Low- and mid-level writers are often paid by the episode for shows that run anywhere from six to 13 installments. There can often be a lag of six months or more between the time that the writing is finished on a series and the time a decision is made on whether to renew. In some cases, writers can be kept off the market during that time by exclusivity holds built into contracts. Or the studio has an option on the writer’s services for another season, making it harder for the writer to secure a full-time job on another show.
Writers who work on shorter-episode shows typically try to line up two or more series, or land a movie-script commission or rewrite gig, in order to maintain a steady income. Juggling work schedules and availability windows can be tricky.
Even in this time of Peak TV, with more work for writers than ever before, average income for all but the top-echelon WGA members has fallen — by 23% in the past two years, per the guild. Diminishing residual payments accounts for a good chunk of that decline. The broadcast networks no longer program reruns of most shows, a nod to the fact that viewers have many more options to catch shows later, via on-demand platforms.
Broadcast network residual fees (the richest kind) have sunk 21.6% from 2010-2015 to a total of $19.4 million in 2016, according to the WGA’s annual report. Residuals from TV reruns made available on digital platforms were up 896% over the same period, but they still amounted to only $25.4 million in 2015, and that covers exponentially more airings.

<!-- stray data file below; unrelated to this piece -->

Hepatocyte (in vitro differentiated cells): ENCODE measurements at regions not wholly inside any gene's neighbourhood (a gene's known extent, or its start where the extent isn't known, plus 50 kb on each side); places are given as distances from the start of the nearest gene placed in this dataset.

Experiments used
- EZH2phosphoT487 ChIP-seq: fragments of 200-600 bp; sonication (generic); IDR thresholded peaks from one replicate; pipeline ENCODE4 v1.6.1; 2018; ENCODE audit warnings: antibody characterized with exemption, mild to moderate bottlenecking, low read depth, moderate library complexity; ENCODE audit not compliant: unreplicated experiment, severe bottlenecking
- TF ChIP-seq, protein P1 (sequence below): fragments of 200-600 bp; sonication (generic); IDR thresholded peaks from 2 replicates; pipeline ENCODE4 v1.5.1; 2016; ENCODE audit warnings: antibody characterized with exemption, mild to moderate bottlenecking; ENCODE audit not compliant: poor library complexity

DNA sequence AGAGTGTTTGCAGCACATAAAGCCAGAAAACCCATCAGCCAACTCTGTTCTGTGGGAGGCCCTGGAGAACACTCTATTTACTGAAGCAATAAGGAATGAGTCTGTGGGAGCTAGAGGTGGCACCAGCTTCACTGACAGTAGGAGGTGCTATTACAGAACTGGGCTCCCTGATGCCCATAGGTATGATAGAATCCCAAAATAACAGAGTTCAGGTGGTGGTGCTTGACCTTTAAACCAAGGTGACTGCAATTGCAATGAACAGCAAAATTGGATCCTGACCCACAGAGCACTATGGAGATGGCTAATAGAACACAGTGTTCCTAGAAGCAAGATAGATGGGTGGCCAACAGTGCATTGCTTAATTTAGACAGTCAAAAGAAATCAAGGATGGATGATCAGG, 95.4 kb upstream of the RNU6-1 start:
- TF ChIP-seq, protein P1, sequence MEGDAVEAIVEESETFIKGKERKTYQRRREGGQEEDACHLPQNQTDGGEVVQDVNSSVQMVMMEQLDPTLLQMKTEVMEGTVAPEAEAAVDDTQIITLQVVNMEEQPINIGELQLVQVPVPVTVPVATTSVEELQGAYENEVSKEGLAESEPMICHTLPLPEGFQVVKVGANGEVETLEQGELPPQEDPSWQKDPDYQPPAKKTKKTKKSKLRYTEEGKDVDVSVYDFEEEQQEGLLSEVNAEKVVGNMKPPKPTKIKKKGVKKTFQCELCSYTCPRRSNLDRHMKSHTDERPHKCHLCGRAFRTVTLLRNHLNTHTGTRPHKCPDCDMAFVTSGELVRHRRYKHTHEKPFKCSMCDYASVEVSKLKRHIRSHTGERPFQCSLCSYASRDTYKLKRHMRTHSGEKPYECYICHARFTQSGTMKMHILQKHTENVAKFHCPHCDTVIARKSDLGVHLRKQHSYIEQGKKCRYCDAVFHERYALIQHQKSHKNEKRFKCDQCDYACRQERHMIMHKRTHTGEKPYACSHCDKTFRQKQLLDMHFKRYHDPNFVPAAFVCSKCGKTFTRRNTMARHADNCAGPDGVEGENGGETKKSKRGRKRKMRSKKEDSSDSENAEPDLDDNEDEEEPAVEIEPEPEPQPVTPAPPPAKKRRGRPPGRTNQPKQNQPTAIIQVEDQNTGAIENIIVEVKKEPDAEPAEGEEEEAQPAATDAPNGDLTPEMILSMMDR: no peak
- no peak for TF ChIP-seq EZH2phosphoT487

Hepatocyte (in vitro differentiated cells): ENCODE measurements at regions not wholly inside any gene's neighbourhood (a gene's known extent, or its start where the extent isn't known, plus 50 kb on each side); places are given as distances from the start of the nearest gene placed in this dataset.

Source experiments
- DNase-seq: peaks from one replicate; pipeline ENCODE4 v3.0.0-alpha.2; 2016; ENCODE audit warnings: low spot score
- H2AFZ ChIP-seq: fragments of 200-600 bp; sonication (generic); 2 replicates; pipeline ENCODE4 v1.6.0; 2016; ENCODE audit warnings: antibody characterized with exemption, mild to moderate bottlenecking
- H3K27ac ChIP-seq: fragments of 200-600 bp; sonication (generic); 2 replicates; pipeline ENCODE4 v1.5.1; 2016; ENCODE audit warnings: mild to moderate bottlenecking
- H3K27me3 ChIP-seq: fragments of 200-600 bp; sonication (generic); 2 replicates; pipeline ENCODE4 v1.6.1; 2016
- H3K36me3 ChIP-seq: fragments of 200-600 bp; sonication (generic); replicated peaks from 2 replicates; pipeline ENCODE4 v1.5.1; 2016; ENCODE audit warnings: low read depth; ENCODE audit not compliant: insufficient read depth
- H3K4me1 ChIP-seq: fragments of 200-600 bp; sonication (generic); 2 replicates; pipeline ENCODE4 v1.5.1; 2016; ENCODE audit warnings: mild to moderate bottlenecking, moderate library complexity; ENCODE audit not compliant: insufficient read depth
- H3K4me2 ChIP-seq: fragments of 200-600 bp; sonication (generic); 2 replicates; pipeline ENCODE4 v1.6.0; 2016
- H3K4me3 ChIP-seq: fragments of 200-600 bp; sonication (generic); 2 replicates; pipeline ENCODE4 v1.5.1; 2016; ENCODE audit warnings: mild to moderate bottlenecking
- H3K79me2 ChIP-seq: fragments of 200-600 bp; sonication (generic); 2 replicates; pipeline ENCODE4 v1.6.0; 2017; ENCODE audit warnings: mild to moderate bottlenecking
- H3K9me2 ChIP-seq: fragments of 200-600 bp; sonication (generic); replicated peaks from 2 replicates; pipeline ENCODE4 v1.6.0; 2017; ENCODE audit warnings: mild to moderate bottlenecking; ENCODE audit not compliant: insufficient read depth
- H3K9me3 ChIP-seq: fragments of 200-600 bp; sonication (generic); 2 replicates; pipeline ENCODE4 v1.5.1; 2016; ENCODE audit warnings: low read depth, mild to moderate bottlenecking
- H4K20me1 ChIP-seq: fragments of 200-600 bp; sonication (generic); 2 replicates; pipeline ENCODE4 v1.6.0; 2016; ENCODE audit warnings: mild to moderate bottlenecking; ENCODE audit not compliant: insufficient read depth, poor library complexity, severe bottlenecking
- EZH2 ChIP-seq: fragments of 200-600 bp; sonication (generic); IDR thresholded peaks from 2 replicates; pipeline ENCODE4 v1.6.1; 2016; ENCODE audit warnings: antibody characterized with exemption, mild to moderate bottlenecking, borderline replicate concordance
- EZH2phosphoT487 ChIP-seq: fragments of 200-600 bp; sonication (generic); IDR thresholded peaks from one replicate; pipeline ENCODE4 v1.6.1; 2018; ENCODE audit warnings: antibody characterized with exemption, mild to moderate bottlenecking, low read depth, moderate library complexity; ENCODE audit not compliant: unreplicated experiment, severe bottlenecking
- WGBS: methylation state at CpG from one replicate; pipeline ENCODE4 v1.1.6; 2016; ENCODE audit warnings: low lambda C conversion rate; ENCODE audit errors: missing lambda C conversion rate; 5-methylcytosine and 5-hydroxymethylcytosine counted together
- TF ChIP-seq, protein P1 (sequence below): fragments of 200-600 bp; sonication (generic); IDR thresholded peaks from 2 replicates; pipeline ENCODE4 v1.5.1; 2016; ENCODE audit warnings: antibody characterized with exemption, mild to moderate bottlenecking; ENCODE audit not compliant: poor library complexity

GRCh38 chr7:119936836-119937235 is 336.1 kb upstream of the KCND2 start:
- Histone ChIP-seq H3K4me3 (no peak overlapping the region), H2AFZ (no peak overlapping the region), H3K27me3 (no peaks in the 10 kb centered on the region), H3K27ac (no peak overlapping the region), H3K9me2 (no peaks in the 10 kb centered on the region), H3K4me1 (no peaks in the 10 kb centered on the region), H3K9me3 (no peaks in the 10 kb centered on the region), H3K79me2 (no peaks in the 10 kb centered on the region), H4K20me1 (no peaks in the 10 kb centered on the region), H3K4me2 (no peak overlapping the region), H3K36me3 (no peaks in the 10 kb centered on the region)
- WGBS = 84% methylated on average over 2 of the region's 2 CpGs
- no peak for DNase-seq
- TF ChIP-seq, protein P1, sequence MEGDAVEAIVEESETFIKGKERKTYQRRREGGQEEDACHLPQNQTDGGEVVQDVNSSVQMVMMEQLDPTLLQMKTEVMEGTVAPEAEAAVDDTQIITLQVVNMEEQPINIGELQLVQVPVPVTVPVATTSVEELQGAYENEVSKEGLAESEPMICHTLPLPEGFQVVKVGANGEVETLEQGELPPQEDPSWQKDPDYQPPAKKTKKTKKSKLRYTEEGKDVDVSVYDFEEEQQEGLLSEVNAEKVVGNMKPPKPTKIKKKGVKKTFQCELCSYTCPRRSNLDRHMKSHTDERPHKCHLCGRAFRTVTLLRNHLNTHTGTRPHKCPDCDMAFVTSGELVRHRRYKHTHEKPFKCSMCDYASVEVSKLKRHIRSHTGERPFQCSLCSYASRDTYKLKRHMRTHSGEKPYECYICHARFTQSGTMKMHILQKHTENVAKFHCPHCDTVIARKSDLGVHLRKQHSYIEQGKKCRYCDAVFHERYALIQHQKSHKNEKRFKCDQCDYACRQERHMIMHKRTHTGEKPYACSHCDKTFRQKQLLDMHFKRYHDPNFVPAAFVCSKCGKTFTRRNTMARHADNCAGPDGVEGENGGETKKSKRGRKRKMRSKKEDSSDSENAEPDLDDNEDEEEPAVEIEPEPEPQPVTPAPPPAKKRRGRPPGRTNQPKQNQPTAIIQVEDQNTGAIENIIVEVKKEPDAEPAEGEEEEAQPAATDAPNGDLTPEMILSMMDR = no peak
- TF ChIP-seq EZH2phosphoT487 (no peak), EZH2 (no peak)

In this economic climate, the studios had to know that the WGA would press hard on certain writer-specific issues it feels could ease the pinch on the vast middle of its membership. The issues of options and exclusivity were addressed in a cursory way in the last master film and TV contract, reached in 2014. But demand for original content — and writers — has been on steroids since then.
The guild is seeking higher minimums and script fees for writers who work on shorter-episode series. It wants stricter limits on the length of time a studio can keep them under holds and options. The proposal from the WGA has some top talent reps concerned that it will encourage studios to squeeze out lower-rung writing posts. “It’s money,” one veteran TV agent said. “It’s got to come from somewhere.”
The question of whether the guild’s most influential members — highly paid showrunners and screenwriters — will rally behind a strike threat on behalf of younger writers will be answered by the turnout for the authorization vote later this month. WGA member sources on both coasts say the spirit of solidarity is starting to run high, encouraged by the general fiery mood of resistance spurred by widespread opposition to the Trump administration.
The fight for an increase in AMPTP funding for the WGA’s over-taxed healthcare plan could well be another uniting force for the guild — and a deal-breaker for the studios.
All of these issues will make for a highly combustible atmosphere when the studios and guild negotiators meet next at AMPTP headquarters in Encino, Calif. The first round of bargaining last month amounted to a bit of “Kabuki theater” for both sides, one WGA vet admitted. The pressure is on both sides to get to the heart of the drama, or the industry will surely suffer the consequences.